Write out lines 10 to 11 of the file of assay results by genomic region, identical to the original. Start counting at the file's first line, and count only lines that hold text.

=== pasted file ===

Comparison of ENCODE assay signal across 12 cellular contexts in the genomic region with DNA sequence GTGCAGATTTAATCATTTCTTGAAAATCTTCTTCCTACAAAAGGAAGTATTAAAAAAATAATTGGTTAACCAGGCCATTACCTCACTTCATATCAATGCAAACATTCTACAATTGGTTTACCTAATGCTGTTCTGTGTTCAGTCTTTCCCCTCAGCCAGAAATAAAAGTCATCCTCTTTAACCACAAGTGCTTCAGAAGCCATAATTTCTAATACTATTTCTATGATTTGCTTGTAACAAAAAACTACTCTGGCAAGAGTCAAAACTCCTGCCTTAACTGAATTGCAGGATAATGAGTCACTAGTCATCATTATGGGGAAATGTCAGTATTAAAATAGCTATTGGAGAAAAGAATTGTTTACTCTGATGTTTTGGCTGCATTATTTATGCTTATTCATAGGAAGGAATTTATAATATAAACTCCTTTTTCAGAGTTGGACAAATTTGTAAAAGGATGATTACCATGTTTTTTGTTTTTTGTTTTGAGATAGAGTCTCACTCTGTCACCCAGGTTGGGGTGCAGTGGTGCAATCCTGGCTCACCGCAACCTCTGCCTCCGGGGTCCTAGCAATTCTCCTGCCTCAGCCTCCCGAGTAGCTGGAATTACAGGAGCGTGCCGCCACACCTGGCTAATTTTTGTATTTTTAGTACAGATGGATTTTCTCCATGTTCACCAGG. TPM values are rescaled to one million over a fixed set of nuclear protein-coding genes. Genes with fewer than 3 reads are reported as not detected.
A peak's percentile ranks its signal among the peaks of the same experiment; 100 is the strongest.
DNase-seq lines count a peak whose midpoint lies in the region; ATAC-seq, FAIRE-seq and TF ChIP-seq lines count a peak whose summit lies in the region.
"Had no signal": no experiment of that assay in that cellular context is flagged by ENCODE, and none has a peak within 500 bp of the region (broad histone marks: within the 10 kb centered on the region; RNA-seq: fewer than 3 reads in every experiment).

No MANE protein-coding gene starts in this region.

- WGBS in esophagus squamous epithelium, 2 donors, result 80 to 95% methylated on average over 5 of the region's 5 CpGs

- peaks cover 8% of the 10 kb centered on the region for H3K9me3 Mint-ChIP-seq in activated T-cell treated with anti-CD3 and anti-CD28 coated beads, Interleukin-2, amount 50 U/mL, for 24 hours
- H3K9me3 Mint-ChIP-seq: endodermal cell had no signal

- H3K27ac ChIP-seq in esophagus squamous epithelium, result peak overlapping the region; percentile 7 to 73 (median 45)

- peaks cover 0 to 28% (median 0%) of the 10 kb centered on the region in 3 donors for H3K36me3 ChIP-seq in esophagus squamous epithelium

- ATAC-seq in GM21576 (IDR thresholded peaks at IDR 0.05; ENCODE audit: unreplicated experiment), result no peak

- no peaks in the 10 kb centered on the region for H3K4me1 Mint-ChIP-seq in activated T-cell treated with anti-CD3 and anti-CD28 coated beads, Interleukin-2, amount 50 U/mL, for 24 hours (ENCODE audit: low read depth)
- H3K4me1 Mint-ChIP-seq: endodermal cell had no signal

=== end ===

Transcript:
- peaks cover 0 to 28% (median 0%) of the 10 kb centered on the region in 3 donors for H3K36me3 ChIP-seq in esophagus squamous epithelium

- ATAC-seq in GM21576 (IDR thresholded peaks at IDR 0.05; ENCODE audit: unreplicated experiment), result no peak